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Some time soon, maybe in the next few years—the particularly pessimistic say we've already reached it—we are likely to encounter peak oil. That is, we will have used precisely half of the reserves of the stuff left on the planet. Oil is used around the world in far greater quantities than when technology first started to be developed to make use of it, and much of the remaining half is prohibitively difficult to extract, so estimates of how long we have from peak oil to running out of usable oil seem to hover around the 30 to 50-year mark—estimates, that is, from people who are neither employed by oil companies, who just don’t want to hear about it, or politicians, who generally subscribe to the model that the rest of us subconsciously do:



NB - “????” can also be “*shrug*” or “*puzzled Scooby Doo noise*”

At a time when we’re facing peak oil and an exciting precipitous decline in available energy, then, BP’s “Keystone Cops” approach to its oil leak is providing some welcome light relief:
U.S. officials said Tuesday that BP PLC was collecting so much oil from its broken well a mile under the Gulf of Mexico that it didn't have a big enough boat to hold it. [Wall Street Journal]
Specifically, in a 24-hour period the company captured 14,800 barrels of oil. They’re going to need a bigger boat.

What’s more, they intend to get rid of this oil with an “Evergreen Burner”, which burns oil and gas without creating smoke. At the point where we should probably be hoarding our remaining oil quite carefully, British Petroleum is destroying a large quantity of what oil it’s been able to salvage from the enormous amount that’s pumping uselessly out into the sea. This is inspired slapstick—exactly the kind of chucklesome frolics we need to lighten the mood.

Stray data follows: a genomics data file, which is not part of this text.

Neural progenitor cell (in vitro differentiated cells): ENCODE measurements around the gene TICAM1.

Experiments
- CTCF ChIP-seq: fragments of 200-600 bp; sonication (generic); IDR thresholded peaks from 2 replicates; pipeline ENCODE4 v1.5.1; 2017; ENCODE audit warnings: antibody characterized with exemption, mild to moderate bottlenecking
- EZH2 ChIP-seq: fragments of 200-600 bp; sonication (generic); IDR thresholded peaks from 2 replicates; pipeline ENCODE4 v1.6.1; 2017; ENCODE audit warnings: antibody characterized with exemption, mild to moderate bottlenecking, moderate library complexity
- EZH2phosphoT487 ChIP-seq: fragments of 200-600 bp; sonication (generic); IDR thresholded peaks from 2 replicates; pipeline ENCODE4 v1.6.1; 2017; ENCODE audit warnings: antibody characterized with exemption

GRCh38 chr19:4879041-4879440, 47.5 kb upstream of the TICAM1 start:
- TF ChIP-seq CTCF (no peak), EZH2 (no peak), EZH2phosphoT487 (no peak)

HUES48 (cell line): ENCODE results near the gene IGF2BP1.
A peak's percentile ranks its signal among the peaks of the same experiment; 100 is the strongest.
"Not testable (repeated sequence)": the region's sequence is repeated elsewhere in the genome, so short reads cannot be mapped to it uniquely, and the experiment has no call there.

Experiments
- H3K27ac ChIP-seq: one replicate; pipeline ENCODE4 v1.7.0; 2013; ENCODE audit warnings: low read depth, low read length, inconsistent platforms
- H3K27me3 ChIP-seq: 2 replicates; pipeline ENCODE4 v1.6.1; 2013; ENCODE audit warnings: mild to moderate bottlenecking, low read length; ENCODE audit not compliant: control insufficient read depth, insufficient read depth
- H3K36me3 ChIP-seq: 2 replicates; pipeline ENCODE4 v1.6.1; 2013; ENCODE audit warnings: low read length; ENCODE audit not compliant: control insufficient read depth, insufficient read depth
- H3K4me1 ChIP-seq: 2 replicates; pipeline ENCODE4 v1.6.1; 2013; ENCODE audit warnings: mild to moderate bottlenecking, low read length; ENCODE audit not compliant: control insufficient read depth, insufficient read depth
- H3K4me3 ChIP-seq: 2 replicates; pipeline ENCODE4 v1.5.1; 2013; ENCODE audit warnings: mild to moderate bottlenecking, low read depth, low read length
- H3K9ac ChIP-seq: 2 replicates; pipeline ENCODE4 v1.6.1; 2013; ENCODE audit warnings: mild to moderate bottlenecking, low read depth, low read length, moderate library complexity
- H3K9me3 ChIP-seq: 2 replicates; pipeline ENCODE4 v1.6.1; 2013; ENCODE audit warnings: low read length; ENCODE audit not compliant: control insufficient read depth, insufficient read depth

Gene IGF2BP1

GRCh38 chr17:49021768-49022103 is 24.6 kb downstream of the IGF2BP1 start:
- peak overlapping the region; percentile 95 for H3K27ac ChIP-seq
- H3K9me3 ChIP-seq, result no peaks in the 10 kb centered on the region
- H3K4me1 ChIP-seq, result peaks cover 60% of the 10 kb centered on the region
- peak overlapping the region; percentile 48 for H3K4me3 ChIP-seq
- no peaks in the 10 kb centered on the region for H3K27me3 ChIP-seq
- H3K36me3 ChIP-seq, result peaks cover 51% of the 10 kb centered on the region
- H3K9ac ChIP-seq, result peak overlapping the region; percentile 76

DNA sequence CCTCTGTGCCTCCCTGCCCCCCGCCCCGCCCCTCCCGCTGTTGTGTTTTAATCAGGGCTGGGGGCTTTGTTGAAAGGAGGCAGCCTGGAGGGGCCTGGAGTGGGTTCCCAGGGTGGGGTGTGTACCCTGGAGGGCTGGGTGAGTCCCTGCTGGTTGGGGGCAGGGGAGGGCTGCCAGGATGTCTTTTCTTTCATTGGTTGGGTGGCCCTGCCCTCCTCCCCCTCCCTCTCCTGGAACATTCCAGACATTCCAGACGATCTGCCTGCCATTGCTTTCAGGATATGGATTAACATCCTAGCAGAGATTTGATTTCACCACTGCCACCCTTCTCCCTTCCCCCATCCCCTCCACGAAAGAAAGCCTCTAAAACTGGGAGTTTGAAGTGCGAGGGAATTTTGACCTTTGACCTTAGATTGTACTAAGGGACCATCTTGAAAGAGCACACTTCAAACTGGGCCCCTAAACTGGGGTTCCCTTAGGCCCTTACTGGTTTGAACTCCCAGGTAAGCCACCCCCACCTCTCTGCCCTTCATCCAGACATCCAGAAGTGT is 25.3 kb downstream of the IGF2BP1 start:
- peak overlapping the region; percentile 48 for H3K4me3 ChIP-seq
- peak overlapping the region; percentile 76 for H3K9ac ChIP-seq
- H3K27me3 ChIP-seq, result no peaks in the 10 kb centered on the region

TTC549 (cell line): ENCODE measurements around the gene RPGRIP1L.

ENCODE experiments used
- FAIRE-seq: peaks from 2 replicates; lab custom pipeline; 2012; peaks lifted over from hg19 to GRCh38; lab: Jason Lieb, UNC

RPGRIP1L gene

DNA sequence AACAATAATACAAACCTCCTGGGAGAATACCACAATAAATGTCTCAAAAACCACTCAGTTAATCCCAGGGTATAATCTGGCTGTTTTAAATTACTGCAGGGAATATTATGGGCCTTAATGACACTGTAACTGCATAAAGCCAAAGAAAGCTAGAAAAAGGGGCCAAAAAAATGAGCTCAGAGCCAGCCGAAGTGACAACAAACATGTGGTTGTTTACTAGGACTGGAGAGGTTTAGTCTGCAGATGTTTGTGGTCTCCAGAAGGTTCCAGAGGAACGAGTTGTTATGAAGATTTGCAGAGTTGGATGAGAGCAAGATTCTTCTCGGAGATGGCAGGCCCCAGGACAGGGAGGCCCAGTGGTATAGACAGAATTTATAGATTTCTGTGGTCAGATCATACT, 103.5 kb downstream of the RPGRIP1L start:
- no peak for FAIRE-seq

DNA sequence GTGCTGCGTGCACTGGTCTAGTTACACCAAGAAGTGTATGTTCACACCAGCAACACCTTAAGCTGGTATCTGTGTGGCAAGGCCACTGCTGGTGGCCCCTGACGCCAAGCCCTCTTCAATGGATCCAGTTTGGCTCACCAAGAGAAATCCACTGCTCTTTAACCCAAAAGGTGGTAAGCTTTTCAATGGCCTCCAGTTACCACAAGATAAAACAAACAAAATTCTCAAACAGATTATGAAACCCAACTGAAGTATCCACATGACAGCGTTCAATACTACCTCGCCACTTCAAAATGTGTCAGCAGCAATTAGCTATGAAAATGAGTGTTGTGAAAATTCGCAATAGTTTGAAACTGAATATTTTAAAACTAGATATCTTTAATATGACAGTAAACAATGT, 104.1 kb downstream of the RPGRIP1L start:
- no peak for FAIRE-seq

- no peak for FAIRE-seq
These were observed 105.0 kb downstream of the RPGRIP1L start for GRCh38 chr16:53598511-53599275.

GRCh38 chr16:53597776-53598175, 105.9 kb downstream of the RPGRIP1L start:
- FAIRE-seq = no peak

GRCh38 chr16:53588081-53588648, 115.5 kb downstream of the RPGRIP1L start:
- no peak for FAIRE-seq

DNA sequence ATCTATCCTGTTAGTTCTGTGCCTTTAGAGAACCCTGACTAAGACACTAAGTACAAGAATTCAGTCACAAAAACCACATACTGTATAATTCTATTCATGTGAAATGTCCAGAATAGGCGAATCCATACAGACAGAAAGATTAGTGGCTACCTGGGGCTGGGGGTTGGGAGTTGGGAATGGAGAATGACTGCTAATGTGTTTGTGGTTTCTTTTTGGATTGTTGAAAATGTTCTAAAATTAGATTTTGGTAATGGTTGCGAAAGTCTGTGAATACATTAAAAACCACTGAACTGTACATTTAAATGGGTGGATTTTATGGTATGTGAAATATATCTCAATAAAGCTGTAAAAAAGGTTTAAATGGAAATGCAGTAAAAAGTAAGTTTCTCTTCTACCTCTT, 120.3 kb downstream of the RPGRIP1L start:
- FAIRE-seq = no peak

Comments

( 3 comments — Leave a comment )
ruudboy
Jun. 9th, 2010 06:38 pm (UTC)
an “Evergreen Burner”, which burns oil and gas without creating smoke

Chinny reckon.
nja
Jun. 9th, 2010 06:56 pm (UTC)
I was shown a variation of that graph when I did a course in economic geology about twenty five years ago. The lecturer thought nuclear power was the ????, but since that is also limited by stocks of uranium, there will be another ???? to succeed nuclear power. He didn't know what that would be, but it WILL HAPPEN because YOU CANNOT QUESTION THE RELENTLESS FORWARD MARCH OF TECHNOLOGICAL PROGRESS.
webofevil
Jun. 15th, 2010 08:02 am (UTC)
If it's any consolation, they're actively thinking about alternatives:
The magnitude of the looming energy and environmental problems is significant enough to warrant consideration of all options, to revisit a concept called Space Based Solar Power, first invented in the United States almost 40 years ago. The basic idea is very straightforward: place very large solar arrays into continuously and intensely sunlit Earth orbit, collect gigawatts of electrical energy, electromagnetically beam, it to `Earth, and receive it on the surface for use either as baseload power via direct connection to the existing electrical grid, conversion into manufactured synthetic hydrocarbon fuels or as low-intensity broadcast power beamed directly to consumers. A single kilometre-wide band of geosynchronous earth orbit experiences enough solar flux in one year to nearly equal the amount of energy contained within all known recoverable conventional oil resources on earth today.

US National Security Space Office, Space-Base Solar Power As An Opportunity for Strategic Security, 2007
Don't worry, I'm sure they're all over the implications of massively ramped-up levels of intense microwave radiation...
( 3 comments — Leave a comment )

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